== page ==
The island of Motya
Motya is the most important island in the Lagoon of Stagnone Nature Reserve and is easily reached by boat. Because of its strategic position in the Mediterranean Sea, the Phoenicians, and later the Carthaginians, transformed Motya into a trading post and a base from which to control shipping routes.
It was destroyed by Dionysus of Syracuse in 398 BC and the survivors moved to the mainland, founding what is now Marsala. Recent archaeological excavations have brought to life some remains of the ancient city of Motya, uncovering ruins of intricate fortifications, docks and other important structures, such as cothons and tophets, areas once used for religious rites and ceremonies. The extensive collections of archaeological findings are on display in the Whitaker Museum in Motya.
Mazara del Vallo
Mazara del Vallo is perched on a strip of Sicily that runs from Capo Feto to Capo Granitola, less than 200 km from the coast of Tunisia. It overlooks the Sicilian Channel facing Africa. The town has strong links with the sea and with fishermen and is a cultural crossroads and a multiethnic hub between the two continents, Europe and Africa.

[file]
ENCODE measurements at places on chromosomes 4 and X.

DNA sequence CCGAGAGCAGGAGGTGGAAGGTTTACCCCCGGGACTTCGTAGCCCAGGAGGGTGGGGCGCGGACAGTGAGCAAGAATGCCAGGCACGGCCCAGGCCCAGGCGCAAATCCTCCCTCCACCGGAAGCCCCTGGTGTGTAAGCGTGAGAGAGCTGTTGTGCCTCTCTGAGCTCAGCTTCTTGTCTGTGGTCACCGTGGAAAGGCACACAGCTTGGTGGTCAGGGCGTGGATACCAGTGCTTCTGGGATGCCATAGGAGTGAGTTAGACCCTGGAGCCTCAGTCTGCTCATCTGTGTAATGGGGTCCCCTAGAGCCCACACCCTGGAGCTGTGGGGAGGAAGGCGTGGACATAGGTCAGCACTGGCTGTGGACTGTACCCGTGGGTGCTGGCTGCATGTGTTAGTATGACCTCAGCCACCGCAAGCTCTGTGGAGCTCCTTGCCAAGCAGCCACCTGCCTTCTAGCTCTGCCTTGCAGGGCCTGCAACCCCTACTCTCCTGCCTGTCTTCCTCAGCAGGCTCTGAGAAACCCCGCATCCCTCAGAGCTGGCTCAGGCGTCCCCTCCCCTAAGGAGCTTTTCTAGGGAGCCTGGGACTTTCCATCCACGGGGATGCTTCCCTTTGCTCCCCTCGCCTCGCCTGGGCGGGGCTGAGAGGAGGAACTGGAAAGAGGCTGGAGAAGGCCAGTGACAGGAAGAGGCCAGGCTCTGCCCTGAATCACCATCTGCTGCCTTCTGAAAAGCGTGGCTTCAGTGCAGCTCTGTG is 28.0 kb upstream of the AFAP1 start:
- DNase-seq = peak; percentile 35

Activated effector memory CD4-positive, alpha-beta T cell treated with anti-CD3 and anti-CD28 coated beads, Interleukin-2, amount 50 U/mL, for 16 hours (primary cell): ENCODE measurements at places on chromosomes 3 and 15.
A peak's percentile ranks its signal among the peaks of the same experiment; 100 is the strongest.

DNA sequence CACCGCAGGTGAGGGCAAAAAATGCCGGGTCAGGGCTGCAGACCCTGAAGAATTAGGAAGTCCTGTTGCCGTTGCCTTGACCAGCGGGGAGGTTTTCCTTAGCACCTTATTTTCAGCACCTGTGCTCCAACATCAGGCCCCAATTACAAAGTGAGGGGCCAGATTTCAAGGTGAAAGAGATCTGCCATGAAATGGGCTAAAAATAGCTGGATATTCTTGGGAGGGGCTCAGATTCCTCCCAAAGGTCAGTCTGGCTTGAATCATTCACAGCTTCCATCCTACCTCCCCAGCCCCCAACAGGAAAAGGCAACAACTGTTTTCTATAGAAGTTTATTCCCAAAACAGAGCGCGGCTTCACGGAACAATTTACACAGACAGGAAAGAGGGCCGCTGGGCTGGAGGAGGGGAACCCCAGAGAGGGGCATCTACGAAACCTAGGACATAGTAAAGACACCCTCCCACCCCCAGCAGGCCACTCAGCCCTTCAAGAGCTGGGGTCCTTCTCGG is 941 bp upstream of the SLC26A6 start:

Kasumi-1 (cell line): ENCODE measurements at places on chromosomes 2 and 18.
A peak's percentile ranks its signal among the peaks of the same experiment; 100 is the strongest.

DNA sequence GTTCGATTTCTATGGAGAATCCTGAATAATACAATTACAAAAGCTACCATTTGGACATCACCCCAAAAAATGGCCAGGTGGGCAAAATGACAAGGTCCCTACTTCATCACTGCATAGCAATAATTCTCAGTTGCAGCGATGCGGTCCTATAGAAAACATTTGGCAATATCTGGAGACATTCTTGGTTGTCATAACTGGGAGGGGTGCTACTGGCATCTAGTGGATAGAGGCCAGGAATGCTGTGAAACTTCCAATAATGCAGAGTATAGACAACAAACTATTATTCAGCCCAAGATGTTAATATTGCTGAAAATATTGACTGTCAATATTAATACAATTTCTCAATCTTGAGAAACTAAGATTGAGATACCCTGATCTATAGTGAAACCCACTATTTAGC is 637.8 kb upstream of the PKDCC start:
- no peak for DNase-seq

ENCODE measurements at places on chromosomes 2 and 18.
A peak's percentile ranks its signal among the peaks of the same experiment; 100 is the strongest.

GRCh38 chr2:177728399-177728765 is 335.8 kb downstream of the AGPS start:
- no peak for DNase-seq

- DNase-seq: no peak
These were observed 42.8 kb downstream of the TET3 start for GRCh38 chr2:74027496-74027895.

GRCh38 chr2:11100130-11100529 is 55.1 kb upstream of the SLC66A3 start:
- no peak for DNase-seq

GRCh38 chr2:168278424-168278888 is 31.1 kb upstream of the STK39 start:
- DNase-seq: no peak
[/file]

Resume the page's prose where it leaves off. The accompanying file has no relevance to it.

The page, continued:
The town was originally divided into four main areas which, in accordance with ancient Islamic tradition, separated public and private life. The Rabad, the popular areas, were separated from the Shari, the places where people met, just as present-day Via Bagno links the two main entrances to the town, the River Gate and Bab al-Balarm, the Palermo Gate.
Mazar is an ancient Phoenician stronghold, characterized by labyrinthine streets. Here we find the Church of Saint Nicolò Lo Regale, considered a tiny jewel of Arab-Norman architecture, together with the Church of the Madonna delle Giummare.
The Kasbah is the city center and embodies the spirit of the town, retaining Arab architectural influences. The Norman Arch is what today remains of the Norman castle that once stood in the centre of the city. The best part is the main square called Piazza della Repubblica with important buildings like the Cathedral, the Bishop’s palace, the 16th-century Palace hosting the Episcopal Seminary, and the Diocesan Museum, where the Cathedral’s wealth of silverware is on display.